Metals- e.g. copper is used for electrical circuits (wiring) for its good conductivity of electricity and its low reactivity Non-metals- e.g. neon is used for neon lighting for its low reactivity 5.1.1 Identify differences between physical and chemical properties of elements, compounds and mixtures Since elements are classified into metals, non-metals and semi-metals they have different physical properties. Whereas for their chemical properties it is how they react with other substances. Elements are grouped into categories based on the properties they share. Elements cannot be decomposed any further. Compounds can be broken down through chemical changes to form elements or undergo chemical changes and form simpler compounds; they have different properties from the elements that form it. Mixtures are the combination of two or more substances that aren’t combined chemically. Two or more materials form a mixture if they don’t react to form a compound. Mixtures can be physically and chemically separated. They are classified into homogenous or heterogeneous. 2.2.1 Plan and perform an investigation to examine some physical properties and some uses of a range of common elements to present information about the elements as metals, semi-metals or non-metals Element sample| Lustre | Electrical conductivity| Malleability | Hardness | Al| Shiny| Yes | High | Soft |

Fe| Shiny| Yes | Low | Very hard |
C| Dull| Yes | Low | Soft |
Mg| Shiny| Yes | High | Soft |
S| Dull | No | Very low | Very soft |
Zinc| Shiny| Yes | Medium| Medium |
In conclusion S was a non-metal because it had no metal like properties and C was a semi-metal because it shared both metal and non-metal characteristics. All other elements were metals. 1.1.4 Identify and describe procedures that can be used to separate naturally occurring mixtures of solids of different sizes, solids and liquids, dissolved solids in liquids, liquids, gases. Solids of different sizes| Insoluble solids and liquids| Soluble solids in liquids| Liquids| Gases| Sieving| Decanting| Crystallisation | Fractional distillation| Gas chromatography| Magnetism | Filtration| Evaporation | Separating funnel| | Sedimentation| Centrifugation| Distillation | Paper/column chromatography| | Froth flotation| | | | |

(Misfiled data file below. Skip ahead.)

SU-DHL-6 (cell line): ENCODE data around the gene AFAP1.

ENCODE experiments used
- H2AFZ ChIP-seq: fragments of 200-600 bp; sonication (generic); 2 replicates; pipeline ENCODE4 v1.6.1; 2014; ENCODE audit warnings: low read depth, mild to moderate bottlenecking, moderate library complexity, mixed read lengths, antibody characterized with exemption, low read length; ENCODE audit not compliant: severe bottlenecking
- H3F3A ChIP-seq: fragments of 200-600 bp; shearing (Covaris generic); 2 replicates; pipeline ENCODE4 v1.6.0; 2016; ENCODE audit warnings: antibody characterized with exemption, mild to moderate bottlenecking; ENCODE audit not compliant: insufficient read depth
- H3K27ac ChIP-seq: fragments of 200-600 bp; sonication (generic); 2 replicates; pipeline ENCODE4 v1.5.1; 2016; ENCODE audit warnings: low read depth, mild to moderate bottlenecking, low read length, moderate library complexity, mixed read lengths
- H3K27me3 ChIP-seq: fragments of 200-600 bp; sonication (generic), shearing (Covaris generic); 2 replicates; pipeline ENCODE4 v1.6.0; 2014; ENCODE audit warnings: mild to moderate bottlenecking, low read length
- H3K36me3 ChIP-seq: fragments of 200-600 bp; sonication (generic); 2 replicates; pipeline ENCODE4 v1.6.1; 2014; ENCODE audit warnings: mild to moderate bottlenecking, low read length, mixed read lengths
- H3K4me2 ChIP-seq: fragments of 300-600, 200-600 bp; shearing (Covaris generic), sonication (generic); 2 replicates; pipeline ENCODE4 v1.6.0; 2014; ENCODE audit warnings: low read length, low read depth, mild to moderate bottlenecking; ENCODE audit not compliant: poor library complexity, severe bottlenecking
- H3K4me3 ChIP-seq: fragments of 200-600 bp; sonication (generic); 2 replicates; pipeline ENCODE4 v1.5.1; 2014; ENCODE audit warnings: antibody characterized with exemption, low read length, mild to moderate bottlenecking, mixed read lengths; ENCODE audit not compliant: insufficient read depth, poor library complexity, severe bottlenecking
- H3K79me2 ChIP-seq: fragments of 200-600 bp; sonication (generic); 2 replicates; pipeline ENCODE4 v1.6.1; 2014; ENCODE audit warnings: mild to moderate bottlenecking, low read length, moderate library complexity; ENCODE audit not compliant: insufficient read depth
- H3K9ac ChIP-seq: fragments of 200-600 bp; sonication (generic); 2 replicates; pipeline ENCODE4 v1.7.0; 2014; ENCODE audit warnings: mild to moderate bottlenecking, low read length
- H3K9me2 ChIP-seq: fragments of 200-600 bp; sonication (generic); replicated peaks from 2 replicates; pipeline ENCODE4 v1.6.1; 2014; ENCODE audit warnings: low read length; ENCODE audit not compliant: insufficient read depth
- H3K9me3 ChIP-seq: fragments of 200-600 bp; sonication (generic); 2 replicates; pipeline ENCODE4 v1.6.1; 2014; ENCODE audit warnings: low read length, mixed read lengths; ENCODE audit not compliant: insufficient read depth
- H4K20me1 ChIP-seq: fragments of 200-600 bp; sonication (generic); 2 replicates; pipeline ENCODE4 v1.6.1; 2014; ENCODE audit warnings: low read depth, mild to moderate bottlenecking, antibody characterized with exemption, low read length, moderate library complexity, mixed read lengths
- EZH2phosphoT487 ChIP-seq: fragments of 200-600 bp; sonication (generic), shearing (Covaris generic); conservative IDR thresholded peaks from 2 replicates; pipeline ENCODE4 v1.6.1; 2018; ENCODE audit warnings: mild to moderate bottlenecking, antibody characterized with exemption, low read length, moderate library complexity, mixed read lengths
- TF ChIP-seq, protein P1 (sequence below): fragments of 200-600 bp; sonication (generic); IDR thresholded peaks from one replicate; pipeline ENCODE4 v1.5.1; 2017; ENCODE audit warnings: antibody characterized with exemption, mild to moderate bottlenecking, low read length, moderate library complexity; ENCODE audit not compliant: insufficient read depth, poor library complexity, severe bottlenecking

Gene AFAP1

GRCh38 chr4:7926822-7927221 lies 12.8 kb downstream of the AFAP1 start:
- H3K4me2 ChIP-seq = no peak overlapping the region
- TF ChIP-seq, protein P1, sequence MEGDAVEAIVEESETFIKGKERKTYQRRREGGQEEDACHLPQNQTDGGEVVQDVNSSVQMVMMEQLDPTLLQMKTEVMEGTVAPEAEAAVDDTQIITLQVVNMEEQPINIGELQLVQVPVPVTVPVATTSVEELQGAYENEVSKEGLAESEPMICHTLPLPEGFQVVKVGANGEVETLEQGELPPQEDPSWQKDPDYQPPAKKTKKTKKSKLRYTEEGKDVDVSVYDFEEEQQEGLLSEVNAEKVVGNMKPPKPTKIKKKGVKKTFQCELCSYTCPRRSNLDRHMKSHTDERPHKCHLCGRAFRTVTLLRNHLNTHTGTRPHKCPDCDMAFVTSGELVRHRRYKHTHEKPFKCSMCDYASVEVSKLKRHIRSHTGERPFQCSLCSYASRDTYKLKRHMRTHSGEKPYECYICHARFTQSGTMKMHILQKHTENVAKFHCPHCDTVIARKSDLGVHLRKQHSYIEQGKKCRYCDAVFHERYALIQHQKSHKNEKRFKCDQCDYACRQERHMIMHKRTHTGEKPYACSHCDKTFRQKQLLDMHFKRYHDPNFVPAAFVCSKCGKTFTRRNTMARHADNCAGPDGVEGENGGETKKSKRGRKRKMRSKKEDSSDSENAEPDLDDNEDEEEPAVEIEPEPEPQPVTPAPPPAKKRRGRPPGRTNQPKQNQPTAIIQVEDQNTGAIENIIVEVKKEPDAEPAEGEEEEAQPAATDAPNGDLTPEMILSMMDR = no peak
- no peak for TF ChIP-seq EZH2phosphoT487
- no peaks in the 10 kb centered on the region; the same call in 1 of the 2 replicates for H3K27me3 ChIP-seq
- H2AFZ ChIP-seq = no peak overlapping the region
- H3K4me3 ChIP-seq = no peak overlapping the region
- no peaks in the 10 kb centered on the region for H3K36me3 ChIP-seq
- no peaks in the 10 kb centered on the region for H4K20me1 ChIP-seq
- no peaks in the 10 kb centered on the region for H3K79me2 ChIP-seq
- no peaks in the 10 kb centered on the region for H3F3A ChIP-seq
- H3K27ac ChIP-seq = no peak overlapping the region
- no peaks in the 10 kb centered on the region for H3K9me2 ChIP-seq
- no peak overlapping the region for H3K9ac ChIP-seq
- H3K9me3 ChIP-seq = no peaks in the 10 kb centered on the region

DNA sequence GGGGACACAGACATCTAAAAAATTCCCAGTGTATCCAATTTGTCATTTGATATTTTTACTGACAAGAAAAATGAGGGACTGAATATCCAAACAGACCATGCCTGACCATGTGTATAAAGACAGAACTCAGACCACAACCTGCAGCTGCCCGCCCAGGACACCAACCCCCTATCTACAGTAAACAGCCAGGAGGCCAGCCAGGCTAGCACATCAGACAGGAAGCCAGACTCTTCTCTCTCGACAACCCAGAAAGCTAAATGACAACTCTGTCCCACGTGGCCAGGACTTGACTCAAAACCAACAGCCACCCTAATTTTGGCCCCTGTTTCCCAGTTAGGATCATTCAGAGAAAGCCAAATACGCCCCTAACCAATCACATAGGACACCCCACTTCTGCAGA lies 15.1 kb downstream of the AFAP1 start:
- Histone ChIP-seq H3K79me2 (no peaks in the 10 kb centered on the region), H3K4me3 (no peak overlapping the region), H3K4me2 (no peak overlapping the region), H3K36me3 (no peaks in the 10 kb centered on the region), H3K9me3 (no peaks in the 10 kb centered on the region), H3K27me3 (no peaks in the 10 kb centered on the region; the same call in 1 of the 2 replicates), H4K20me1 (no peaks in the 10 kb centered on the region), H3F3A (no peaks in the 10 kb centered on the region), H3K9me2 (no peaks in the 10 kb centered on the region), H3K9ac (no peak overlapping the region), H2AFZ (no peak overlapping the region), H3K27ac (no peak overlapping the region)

1.1.5 Assess separation techniques for their suitability in separating examples of earth materials, identifying the differences in properties which enable these separations Separation method:| Property used in separation:|

Sieving | Solids of different sizes|
Evaporation | Solubility |
Crystallisation | Solubility |
Distillation | Boiling points (big difference)|
Fractional distillation | Boiling points (small difference)| Decantation (using separating funnel)| Density of immiscible liquids| Sedimentation and decantation | Density of solids|
Magnetism | Solids of different sizes|
Froth flotation | Solids of different sizes |

2.2.3 Process information from secondary sources and use a periodic table to present information about the classification of elements as: - Metals, non-metals and semi-metals
- Solids, liquids and gases at 25°C and normal atmospheric temperature

Metals, non-metals and semi-metals

Solids, liquids and gases at room temperature

1.1.4 Identify and describe procedures that can be used to separate naturally occurring mixtures of: - Solids of different sizes